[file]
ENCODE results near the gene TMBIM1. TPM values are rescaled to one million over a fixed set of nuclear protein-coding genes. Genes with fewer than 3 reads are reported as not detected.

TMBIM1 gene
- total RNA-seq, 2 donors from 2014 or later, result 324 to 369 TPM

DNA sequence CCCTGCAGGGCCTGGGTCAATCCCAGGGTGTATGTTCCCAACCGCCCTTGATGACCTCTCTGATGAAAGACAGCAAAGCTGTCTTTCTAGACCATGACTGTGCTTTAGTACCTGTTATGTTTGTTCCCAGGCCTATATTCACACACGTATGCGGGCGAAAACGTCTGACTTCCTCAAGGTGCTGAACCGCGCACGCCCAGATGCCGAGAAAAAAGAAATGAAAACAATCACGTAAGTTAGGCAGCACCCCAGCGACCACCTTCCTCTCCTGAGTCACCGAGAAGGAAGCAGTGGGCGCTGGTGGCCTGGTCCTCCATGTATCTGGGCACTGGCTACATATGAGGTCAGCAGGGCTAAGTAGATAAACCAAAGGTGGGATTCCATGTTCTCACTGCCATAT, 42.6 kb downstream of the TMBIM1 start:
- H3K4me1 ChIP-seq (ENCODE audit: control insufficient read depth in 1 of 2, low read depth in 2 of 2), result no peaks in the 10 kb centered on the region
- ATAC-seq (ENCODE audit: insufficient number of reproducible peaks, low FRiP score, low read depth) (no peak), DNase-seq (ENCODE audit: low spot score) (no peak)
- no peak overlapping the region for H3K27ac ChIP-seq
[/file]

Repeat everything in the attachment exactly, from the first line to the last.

ENCODE results near the gene TMBIM1. TPM values are rescaled to one million over a fixed set of nuclear protein-coding genes. Genes with fewer than 3 reads are reported as not detected.

TMBIM1 gene
- total RNA-seq, 2 donors from 2014 or later, result 324 to 369 TPM

DNA sequence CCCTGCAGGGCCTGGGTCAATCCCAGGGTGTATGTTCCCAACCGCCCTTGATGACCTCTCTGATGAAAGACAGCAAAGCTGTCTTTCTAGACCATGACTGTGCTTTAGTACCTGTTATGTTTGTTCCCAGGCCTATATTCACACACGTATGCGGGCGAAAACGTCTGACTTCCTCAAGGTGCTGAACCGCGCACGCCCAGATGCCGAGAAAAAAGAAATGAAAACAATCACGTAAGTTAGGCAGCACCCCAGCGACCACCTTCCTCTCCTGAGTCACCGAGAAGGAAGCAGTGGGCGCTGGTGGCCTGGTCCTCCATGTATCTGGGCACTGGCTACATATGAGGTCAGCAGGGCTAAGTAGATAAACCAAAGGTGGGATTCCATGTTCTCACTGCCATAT, 42.6 kb downstream of the TMBIM1 start:
- H3K4me1 ChIP-seq (ENCODE audit: control insufficient read depth in 1 of 2, low read depth in 2 of 2), result no peaks in the 10 kb centered on the region
- ATAC-seq (ENCODE audit: insufficient number of reproducible peaks, low FRiP score, low read depth) (no peak), DNase-seq (ENCODE audit: low spot score) (no peak)
- no peak overlapping the region for H3K27ac ChIP-seq